The Lys49-phospholipases A2 (K49-PLAs) are abundant in many pit vipers' venom. They are highly basic myotoxins and capable of binding membranes but lack hydrolytic activity. Considerable attention has been directed to its antibacterial activity but the exact mechanisms remain unclear. We now evaluate the roles of a K49-PLA from Trimeresurus stejnegeri venom in antagonizing the effects of lipopolysaccharide (LPS) on mouse macrophages (RAW264.7 cells). The K49-PLA markedly reduced LPS-stimulated production of NO, MCP-1, RANTES, and iNOS. RT-PCR analysis also confirmed its suppression of LPS-induced transcription of these cellular proteins. Moreover, LPS-induced activation of NFκB was dramatically abolished, while phosphorylation and degradation of IκB were also inhibited. Other types of venom phospholipases tested did not show the same effects as K49-PLA. Finally, strong binding between K49-PLA and LPS with a dissociation constant at the order of 10 nM was shown by microcalorimetry titration. These findings provide unprecedented evidence that a low dose of K49-PLA possesses potent anti-inflammatory and antibacterial properties, which raises the prospect of a new therapeutic approach against sepsis.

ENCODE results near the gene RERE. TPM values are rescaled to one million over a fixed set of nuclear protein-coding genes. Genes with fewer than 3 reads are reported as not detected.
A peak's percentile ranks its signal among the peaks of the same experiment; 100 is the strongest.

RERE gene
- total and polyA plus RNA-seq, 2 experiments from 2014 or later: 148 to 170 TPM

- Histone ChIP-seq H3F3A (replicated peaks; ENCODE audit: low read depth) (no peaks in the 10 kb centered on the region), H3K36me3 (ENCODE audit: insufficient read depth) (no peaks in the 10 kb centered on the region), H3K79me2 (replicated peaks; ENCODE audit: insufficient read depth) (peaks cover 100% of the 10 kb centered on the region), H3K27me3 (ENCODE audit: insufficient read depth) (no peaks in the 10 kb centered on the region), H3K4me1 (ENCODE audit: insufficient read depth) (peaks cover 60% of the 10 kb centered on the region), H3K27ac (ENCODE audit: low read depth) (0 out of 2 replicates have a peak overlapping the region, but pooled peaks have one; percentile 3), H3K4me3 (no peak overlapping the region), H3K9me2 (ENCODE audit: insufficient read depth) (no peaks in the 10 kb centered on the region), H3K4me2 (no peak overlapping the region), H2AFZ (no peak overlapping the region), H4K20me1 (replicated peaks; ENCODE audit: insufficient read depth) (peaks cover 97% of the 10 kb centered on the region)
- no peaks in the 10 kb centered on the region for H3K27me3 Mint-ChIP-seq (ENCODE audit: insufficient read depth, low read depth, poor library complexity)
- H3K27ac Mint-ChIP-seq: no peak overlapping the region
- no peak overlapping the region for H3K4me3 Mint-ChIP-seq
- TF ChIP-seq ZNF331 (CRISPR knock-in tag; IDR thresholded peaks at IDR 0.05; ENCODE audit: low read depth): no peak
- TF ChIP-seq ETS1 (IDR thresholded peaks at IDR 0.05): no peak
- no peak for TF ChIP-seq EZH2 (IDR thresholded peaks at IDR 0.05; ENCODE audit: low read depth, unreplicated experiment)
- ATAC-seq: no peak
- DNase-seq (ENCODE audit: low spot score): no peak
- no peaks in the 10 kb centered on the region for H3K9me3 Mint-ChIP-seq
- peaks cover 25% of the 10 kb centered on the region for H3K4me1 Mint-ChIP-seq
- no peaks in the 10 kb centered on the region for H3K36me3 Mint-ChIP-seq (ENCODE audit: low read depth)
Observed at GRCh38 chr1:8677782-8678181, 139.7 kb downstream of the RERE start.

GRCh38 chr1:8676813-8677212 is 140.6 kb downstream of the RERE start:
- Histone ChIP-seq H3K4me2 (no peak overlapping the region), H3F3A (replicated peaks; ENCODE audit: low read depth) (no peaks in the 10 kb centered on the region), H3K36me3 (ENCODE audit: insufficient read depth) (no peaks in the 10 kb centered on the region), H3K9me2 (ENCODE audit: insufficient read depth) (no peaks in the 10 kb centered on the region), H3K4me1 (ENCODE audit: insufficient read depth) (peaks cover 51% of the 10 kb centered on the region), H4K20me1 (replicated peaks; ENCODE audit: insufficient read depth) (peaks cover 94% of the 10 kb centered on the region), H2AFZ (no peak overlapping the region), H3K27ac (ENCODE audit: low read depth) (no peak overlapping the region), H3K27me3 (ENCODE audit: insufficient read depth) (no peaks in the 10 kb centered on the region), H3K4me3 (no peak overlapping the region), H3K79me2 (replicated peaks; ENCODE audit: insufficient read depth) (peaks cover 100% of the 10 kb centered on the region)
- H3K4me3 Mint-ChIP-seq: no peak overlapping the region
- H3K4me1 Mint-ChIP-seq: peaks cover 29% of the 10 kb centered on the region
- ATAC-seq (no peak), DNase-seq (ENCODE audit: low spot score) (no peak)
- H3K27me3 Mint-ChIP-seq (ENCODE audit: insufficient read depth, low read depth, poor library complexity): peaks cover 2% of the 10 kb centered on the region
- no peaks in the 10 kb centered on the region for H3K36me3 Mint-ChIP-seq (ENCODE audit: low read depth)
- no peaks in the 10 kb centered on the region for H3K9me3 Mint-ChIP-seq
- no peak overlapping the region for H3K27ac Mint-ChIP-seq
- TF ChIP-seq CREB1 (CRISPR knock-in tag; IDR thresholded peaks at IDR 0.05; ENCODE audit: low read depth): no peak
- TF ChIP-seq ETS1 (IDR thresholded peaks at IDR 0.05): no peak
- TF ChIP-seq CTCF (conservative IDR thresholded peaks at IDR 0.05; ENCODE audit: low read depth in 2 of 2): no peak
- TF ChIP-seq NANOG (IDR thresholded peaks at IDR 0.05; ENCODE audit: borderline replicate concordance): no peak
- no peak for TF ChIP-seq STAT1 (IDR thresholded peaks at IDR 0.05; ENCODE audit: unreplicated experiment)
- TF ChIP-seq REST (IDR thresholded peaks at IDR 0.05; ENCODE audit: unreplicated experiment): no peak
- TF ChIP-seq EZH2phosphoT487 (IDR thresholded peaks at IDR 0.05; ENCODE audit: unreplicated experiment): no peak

- Anti-septic agent
- Lipopolysacharide-binding protein
- Lys49 phospholipase A homolog
- Microcalorimetry titration
ASJC Scopus subject areas